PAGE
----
On the brighter side of the economic picture semiconductor billings improved for the third month in a row. Some of the increase was based on seasonal production but the majority of the gains were due to inventory levels coming inline with current production requirements. The Asia Pacific region posted a significant improvement which is a leading indicator since most components are assembled in this region. There will be some deterioration in these numbers due to the Qwest news today but the beginning signs of a recovery are slowly coming to light.
Last Sunday I mentioned three sectors that could be trouble in the past week. Semiconductor, Biotech and Retail. Each were right at resistance and could possibly roll over and take the Nasdaq with them. The SOX.X dropped almost -60 points on Monday/Tuesday but rallied back to exactly the same spot we were in last Sunday.
The Retail Index RLX.X was at a dead stop around the 820 level of resistance and also fell substantially during the week only to recover most of the losses by the close on Friday. The negative economic news depressed the outlook for retail in advance of the holiday season.
The biotech index also fell substantially but did not recover as strongly as the other Nasdaq leaders. Many drug and biotech stocks saw selling in the last 15 min on Friday as it appeared the profit taking might not be over.
Each sector had been a leader out of the Sept-21st lows but more importantly had gained strongly the prior week. The resulting sell off of each was exactly what we feared.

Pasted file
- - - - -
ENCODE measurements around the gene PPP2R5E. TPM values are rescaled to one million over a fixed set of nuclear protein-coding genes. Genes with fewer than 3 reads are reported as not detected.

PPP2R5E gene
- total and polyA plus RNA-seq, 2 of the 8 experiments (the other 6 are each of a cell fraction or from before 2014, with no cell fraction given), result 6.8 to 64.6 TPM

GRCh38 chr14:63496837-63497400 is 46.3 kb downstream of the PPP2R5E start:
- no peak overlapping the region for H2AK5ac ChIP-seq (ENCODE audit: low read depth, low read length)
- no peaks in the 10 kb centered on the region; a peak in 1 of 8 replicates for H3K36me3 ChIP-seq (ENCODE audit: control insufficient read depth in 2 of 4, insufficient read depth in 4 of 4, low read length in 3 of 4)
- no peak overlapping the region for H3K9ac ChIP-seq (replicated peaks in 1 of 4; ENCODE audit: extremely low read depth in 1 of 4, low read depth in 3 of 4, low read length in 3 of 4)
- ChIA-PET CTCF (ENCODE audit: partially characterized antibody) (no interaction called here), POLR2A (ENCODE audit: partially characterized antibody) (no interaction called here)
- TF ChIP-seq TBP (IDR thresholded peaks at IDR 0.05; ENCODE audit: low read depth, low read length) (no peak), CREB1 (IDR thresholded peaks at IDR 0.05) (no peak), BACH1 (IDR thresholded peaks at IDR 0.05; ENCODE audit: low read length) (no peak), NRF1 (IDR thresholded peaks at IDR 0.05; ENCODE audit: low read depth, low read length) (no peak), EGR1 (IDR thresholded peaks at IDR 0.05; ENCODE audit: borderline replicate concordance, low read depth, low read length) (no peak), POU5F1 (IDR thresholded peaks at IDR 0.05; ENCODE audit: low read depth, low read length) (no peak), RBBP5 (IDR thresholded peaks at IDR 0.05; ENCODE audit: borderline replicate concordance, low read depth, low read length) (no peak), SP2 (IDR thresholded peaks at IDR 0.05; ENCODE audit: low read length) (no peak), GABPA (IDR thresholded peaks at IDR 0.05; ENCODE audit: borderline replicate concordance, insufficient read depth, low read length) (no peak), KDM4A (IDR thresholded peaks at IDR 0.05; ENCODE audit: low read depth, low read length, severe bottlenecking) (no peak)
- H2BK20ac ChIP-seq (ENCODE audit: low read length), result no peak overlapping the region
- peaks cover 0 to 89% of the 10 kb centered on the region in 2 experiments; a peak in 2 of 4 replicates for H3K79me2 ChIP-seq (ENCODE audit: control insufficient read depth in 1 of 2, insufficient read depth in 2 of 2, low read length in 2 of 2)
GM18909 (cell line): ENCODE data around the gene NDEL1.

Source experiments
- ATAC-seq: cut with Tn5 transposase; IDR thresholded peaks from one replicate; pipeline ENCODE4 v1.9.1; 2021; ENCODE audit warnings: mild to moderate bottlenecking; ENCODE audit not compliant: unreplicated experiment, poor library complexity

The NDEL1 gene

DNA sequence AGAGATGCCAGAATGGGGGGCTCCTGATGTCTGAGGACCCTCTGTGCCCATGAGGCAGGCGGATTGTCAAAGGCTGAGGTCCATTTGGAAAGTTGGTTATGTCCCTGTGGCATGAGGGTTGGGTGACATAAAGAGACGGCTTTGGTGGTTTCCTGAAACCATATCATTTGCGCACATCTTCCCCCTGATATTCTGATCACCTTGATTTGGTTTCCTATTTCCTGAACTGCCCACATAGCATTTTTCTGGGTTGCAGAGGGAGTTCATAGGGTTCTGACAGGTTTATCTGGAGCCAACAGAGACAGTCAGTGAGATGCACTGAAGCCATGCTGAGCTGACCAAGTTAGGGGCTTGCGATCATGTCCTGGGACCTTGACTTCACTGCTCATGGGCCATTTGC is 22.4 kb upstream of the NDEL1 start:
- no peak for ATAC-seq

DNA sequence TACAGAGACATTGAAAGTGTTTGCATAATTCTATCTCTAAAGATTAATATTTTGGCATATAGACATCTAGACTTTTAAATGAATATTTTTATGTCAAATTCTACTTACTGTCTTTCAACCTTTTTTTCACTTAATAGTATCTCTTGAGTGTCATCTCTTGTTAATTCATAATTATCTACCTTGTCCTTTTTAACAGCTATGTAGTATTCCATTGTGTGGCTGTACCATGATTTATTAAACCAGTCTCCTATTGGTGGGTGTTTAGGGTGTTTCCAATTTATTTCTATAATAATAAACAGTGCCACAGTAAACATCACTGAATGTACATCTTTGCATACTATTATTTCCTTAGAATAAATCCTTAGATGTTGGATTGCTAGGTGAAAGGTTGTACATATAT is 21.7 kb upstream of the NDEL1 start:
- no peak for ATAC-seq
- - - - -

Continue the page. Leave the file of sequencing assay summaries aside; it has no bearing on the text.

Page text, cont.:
The coming week should be interesting since the biggest earnings announcement for the week, CSCO, is on Monday and is in a sector that has already suffered greatly. The networking sector had been hit harder than most with the drop in telecom spending but had rebounded on every little bit of hope since Oct-5th.
Not only will all eyes be on Cisco to decide the fate of networkers they will look to Cisco for some clue as to when a future tech revival in general will appear. The guidance they give will be crucial to any further progress in the current rally. Much of the weakness in tech on Friday was related to worry about their numbers. Qualcomm is the next most visible announcement on Tuesday but they will likely be overshadowed by the Fed meeting results.
The Fed meeting on Tuesday is the major economic event for the week. The dismal economic numbers this past week including the biggest job loss in over two decades has increased the chance of a larger rate cut than previously expected. Most analysts had expected a 25 point cut but the fed funds futures are showing about a 65% chance of a 50 point cut. This would be the 10th cut this year and by far the most aggressive series in recent memory. The Fed needs to assert its control by being aggressive once again and not play it safe with only a quarter point. The economy is struggling to pull itself off the bottom after the attack and another 50 point cut would show the Fed to still be onboard.